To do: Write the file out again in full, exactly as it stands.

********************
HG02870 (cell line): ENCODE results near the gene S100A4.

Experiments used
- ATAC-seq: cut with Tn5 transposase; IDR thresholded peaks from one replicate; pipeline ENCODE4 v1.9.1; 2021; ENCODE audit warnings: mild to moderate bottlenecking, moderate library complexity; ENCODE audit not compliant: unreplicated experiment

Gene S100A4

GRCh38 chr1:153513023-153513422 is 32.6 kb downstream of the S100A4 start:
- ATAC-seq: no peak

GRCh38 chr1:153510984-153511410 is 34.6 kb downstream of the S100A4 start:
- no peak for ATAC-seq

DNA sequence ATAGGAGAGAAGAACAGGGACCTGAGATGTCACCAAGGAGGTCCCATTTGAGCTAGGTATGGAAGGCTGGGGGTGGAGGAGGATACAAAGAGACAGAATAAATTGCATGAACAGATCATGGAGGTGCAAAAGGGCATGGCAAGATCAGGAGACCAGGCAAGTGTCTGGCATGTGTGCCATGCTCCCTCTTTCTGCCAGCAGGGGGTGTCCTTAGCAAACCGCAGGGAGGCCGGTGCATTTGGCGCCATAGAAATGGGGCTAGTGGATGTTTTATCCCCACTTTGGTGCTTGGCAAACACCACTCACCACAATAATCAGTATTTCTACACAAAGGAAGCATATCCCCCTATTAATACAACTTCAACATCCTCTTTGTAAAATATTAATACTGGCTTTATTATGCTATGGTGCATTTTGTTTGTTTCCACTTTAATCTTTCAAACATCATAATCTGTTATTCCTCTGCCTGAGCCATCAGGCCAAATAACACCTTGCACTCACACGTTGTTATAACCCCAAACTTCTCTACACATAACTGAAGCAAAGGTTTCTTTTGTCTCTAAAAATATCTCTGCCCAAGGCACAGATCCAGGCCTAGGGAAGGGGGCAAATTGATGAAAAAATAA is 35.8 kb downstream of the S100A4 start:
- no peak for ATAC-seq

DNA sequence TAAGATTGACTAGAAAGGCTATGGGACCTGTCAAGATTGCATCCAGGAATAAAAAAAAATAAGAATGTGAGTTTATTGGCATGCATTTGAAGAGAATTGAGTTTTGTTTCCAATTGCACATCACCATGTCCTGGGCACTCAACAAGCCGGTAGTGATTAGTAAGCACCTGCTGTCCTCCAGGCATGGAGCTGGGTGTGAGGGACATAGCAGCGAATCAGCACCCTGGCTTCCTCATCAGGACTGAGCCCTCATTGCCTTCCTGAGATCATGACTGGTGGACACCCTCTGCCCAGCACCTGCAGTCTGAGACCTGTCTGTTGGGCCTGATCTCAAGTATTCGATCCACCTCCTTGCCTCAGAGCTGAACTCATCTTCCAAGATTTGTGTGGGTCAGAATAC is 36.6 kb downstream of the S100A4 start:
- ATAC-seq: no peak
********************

HG02870 (cell line): ENCODE results near the gene S100A4.

Experiments used
- ATAC-seq: cut with Tn5 transposase; IDR thresholded peaks from one replicate; pipeline ENCODE4 v1.9.1; 2021; ENCODE audit warnings: mild to moderate bottlenecking, moderate library complexity; ENCODE audit not compliant: unreplicated experiment

Gene S100A4

GRCh38 chr1:153513023-153513422 is 32.6 kb downstream of the S100A4 start:
- ATAC-seq: no peak

GRCh38 chr1:153510984-153511410 is 34.6 kb downstream of the S100A4 start:
- no peak for ATAC-seq

DNA sequence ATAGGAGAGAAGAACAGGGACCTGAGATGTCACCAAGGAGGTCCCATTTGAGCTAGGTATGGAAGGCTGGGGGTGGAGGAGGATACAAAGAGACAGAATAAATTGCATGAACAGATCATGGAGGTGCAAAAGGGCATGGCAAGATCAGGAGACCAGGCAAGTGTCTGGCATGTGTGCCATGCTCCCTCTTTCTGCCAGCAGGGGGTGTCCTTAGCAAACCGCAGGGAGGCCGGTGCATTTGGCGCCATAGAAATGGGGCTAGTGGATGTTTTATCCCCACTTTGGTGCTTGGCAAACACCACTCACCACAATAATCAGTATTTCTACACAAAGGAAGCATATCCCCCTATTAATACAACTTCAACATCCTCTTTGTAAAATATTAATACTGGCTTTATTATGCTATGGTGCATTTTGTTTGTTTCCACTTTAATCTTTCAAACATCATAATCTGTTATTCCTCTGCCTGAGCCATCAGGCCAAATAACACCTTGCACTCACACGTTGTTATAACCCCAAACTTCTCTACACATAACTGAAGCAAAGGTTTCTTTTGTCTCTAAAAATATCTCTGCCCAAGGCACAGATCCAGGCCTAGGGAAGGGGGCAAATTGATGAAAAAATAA is 35.8 kb downstream of the S100A4 start:
- no peak for ATAC-seq

DNA sequence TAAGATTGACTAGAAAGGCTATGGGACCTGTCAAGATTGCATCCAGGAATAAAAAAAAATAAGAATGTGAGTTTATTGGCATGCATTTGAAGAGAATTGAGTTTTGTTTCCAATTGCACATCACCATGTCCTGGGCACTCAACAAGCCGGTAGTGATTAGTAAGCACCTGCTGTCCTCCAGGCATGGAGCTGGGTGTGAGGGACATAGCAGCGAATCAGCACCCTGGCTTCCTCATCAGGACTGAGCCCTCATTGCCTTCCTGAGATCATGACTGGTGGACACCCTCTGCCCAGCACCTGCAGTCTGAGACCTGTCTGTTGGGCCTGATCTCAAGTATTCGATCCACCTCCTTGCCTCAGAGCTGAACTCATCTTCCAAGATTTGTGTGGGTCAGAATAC is 36.6 kb downstream of the S100A4 start:
- ATAC-seq: no peak